The university, founded in 1973, began teaching in 1984. Since 1989 the Medical Faculty has been working on a campus near Voutes, 7 km southwest of the city center, with a newly built university hospital with a capacity of 820 beds. The new buildings for the faculties of physics and biology were also completed here. The construction of new buildings for the other faculties is still in progress.

education and Science

The following other scientific institutes and research centers are located in Heraklion:

  • Institute for technological education, corresponds to the German universities of applied sciences with Bachelor and Master courses (Technological Educational Institute, T. E. I.);
  • Foundation for Research & Technology - Hellas (FORTH) with institutes for electronic structure and lasers, molecular biology and biotechnology, computer science, applied and computer mathematics, Mediterranean studies, chemotechnology and chemical high-temperature processes and a biomedical research institute, as well as the Skinakas observatory and the science publisher Crete University Press ( CUP);
  • Science and Technology Park of Crete (STEP-C), a research and technology park under the FORTH;
  • Hellenic Center for Marine Research, a government research center for oceanography, marine biology, inland waterways, aquaculture;
  • CretAquarium, the largest aquarium in the Eastern Mediterranean

The European School in Heraklion teaches in English.

European establishment

Heraklion is also home to the headquarters of the European Network and Information Security Agency (ENISA) , an institution of the European Union.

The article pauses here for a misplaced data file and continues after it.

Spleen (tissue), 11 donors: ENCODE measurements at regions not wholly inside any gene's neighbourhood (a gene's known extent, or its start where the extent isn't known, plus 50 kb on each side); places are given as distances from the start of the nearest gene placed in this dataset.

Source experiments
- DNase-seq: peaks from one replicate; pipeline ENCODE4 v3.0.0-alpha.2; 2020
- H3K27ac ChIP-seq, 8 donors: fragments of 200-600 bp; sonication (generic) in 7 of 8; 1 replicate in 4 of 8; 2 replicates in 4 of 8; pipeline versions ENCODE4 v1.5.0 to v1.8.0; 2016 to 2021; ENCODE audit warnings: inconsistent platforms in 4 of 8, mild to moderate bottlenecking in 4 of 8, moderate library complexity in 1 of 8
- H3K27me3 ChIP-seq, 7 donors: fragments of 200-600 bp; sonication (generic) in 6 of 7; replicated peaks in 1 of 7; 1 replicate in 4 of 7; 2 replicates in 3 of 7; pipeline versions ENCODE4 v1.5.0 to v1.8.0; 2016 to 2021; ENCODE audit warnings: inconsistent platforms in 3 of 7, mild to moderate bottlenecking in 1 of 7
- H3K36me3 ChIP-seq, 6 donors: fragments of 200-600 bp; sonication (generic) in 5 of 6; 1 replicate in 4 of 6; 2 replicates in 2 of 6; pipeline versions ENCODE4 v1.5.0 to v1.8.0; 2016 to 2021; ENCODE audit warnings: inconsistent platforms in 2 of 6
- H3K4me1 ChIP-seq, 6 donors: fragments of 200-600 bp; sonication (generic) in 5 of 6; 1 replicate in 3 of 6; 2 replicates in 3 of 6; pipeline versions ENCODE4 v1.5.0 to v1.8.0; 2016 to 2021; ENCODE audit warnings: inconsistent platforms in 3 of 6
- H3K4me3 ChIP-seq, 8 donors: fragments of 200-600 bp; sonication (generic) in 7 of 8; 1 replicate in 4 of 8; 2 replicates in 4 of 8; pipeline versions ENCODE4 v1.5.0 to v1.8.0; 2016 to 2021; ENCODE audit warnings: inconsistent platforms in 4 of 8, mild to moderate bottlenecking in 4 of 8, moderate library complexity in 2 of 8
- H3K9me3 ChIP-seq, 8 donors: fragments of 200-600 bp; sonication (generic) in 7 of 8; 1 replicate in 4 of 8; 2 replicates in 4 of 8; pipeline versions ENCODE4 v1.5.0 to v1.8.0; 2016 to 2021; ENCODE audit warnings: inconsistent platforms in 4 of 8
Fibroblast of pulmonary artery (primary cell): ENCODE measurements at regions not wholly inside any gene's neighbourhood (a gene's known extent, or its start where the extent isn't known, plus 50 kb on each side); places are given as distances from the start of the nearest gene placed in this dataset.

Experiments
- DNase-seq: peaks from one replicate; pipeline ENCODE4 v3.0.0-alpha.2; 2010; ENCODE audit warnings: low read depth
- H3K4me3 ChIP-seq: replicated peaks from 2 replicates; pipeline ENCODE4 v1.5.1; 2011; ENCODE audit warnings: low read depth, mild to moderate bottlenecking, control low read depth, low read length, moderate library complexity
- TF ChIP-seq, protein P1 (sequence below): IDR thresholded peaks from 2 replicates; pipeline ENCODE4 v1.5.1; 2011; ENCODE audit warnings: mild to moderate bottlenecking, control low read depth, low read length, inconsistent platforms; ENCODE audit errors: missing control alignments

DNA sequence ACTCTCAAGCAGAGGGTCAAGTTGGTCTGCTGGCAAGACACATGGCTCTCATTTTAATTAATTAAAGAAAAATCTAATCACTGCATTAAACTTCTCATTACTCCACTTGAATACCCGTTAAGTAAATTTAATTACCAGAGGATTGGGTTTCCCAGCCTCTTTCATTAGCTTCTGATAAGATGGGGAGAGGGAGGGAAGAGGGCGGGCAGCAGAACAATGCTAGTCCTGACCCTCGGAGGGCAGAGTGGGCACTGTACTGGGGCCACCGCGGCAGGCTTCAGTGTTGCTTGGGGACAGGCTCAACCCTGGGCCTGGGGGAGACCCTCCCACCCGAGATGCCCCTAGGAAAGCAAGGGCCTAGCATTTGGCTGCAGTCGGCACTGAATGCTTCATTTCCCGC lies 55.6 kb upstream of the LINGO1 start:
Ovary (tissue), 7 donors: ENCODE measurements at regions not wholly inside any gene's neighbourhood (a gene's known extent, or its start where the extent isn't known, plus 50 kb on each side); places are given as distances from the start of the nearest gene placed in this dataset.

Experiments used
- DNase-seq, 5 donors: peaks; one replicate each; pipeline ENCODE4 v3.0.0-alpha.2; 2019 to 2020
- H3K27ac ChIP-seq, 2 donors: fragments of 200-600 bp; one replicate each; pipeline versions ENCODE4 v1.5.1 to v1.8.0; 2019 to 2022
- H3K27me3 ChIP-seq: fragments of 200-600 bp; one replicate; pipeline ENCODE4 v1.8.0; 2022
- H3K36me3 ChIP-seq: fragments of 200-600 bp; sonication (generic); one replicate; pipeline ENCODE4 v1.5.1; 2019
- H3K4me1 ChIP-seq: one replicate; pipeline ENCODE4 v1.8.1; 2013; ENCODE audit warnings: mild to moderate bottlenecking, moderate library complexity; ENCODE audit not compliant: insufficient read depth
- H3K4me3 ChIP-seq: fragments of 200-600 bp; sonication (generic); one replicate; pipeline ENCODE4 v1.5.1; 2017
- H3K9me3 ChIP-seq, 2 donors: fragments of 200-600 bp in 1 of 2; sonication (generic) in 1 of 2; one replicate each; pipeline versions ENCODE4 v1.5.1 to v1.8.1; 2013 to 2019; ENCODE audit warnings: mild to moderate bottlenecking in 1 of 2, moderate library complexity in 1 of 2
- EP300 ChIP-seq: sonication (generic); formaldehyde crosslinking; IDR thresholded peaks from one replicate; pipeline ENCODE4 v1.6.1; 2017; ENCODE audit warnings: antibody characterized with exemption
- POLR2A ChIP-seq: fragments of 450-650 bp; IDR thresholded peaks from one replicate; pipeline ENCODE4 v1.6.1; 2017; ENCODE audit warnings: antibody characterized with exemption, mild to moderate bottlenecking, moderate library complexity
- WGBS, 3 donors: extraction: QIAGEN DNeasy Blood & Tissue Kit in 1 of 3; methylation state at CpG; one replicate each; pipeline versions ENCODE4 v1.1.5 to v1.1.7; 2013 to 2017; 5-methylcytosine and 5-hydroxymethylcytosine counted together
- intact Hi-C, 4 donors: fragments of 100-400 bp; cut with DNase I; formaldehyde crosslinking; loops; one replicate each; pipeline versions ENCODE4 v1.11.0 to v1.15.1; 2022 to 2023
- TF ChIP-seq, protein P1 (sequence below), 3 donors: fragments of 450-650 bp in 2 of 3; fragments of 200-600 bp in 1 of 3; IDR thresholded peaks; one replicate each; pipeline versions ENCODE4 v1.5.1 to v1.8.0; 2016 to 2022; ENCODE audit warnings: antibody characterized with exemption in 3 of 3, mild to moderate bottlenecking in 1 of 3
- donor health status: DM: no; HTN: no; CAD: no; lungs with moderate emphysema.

sons and daughters of the town

El Greco (1541-1614)

Twin cities


  • Costis Davaras: Knossos and the Museum of Herakleion. Athens 1986.

Web links

Commons : Heraklion  - collection of images, videos and audio files

Individual evidence

  1. Results of the 2011 census. ( Memento of the original from November 13, 2011 in the Internet Archive ; PDF) Info: The archive link was inserted automatically and has not yet been checked. Please check the original and archive link according to the instructions and then remove this notice. Greek Statistical Office ELSTAT @1@ 2Template: Webachiv / IABot / www.statistics.gr
  2. Το Μεγάλο Κάστρο - Ηράκλειο. ( Memento of the original from June 14, 2014 in the Internet Archive ) Info: The archive link was automatically inserted and not yet checked. Please check the original and archive link according to the instructions and then remove this notice. Kritikoi.gr @1@ 2Template: Webachiv / IABot / www.kritikoi.gr
  3. Nikolaus Creutzburg: The paleogeographical development of the island of Crete from the Miocene to the present. In: Kretika Chronika. Hieraklion 1963 (cited as literature in: Leo Hautzinger: Genus Orchis L. (Orchidaceae); Sectio Robustocalcare Hautzinger. In: Annalen des Naturhistorisches Museum in Wien. 81, Vienna 1978, p. 70, PDF (4.8 MB) on ZOBODAT ).
  4. Holger Heinrich Dathe: Hylaeus (Spatularicella) longimaculus, locations 1942 Hieraklion. 1981.
  5. Josef J. de Freina: P. minoica sp. n., location according to REISSER 1958 and 1962 in village about 25 km SW Hieraklion . In: Mitt. Münch. Ent. Ges. 96, Munich, September 30, 2006, pp. 21-27, ISSN  0340-4943
  6. Irina Laube and a .: Niche availability in space and time: migration in Sylvia warblers. International conference of the International Biogeographic Society, 7. – 11. January 2011, Hieraklion, Greece, p. 2, bik-f.de (PDF; 145 kB).
  7. Division of major Greek cities into districts. PDF; 121 kB Greek government newspaper, February 7, 2014 ( Memento from April 16, 2014 in the Internet Archive )
  8. Climate Crete ( Memento from October 1, 2008 in the Internet Archive )
  9. GISS Surface Temperature Analysis, Station Data: Heraklion (Airport). National Aeronautics and Space Administration, Goddard Institute for Space Studies (English).;
  10. GISS Surface Temperature Analysis (v4), Station Data: Heraklion. National Aeronautics and Space Administration, Goddard Institute for Space Studies (English).;
  11. The ancient Greek city Ἡράκλειον Hērakleion was in Macedonia.